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Polydactyly myopia syndrome
Other Names for this Disease
- Czeizel Brooser syndrome
- Postaxial Polydactyly with progressive myopia
- Postaxial polydactyly-progressive myopia syndrome
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polydactyly (the presence of an extra digit on the side of the hand or foot by the pinky or small toe) and progressive myopia. This condition was originally described in 9 persons in 4 generations of a family in Hungary in 1986. Family history suggests autosomal dominant inheritance.Polydactyly myopia syndrome is characterized by postaxial
Last updated: 9/26/2013
- Polydactyly, Postaxial, with Progressive Myopia. Online Mendelian Inheritance in Man (OMIM). 1995; http://omim.org/entry/174310. Accessed 9/26/2013.
- Proust-Lemoine E. Polydactyly-myopia syndrome. Orphanet. October 2004; http://www.orpha.net/consor/cgi-bin/OC_Exp.php?lng=EN&Expert=2917. Accessed 9/26/2013.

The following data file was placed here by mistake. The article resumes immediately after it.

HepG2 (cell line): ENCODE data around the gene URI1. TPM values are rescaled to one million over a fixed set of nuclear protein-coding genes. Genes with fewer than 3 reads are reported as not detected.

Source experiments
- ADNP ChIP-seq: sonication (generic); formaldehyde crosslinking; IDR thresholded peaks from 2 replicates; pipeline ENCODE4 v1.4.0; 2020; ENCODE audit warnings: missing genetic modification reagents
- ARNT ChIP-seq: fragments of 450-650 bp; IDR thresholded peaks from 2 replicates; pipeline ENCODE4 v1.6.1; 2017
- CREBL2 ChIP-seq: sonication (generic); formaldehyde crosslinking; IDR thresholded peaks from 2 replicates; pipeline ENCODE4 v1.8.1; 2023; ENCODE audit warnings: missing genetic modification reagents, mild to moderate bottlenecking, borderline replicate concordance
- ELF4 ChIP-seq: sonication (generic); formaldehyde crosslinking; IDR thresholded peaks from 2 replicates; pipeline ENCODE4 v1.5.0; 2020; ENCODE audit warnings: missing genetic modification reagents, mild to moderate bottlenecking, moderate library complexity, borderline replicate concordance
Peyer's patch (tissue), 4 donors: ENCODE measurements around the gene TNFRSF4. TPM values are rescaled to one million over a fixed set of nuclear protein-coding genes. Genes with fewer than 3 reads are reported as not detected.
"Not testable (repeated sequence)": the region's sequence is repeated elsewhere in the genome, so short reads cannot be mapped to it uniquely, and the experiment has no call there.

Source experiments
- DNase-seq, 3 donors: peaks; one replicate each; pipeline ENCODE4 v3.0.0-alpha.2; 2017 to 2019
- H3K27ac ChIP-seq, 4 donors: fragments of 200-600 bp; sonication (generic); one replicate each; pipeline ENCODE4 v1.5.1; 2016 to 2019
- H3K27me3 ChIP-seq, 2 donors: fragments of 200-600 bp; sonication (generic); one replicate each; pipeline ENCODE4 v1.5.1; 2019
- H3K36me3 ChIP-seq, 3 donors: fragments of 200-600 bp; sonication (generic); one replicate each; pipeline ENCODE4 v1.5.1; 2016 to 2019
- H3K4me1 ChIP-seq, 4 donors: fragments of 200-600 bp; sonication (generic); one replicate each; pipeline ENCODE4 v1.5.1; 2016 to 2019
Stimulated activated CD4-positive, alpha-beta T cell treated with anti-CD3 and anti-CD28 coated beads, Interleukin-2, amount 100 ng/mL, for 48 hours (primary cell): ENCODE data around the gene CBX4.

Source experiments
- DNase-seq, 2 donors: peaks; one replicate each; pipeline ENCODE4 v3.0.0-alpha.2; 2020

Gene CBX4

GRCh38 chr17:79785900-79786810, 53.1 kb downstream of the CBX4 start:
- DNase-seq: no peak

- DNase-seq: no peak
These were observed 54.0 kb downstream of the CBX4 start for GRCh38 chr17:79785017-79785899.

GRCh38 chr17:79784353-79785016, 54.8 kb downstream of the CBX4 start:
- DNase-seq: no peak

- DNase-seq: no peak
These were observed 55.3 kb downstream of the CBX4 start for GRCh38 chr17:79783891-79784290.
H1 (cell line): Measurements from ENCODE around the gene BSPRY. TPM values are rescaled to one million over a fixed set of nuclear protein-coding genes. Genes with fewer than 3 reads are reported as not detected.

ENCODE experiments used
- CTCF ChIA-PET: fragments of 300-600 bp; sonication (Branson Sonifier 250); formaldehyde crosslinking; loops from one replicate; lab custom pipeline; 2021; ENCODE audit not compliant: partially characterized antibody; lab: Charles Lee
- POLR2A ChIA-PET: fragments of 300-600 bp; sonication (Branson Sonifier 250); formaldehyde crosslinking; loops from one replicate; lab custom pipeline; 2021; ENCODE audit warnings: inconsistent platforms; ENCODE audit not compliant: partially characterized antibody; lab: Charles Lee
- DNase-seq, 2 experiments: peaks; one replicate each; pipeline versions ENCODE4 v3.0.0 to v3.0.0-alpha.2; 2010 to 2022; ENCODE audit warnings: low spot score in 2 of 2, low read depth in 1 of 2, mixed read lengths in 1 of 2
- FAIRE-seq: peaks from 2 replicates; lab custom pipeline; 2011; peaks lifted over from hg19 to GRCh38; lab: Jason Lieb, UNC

- Czeizel, A., Brooser, G. A postaxial polydactyly and progressive myopia syndrome of autosomal dominant origin. Clin. Genet. 1986; http://www.ncbi.nlm.nih.gov/pubmed/3802559. Accessed 9/26/2013.
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- The Online Mendelian Inheritance in Man (OMIM) is an catalog of human genes and genetic disorders. Each entry has a summary of related medical articles. It is meant for health care professionals and researchers. OMIM is maintained by Johns Hopkins University School of Medicine.
- PubMed is a searchable database of medical literature and lists journal articles that discuss Polydactyly myopia syndrome. Click on the link to view a sample search on this topic.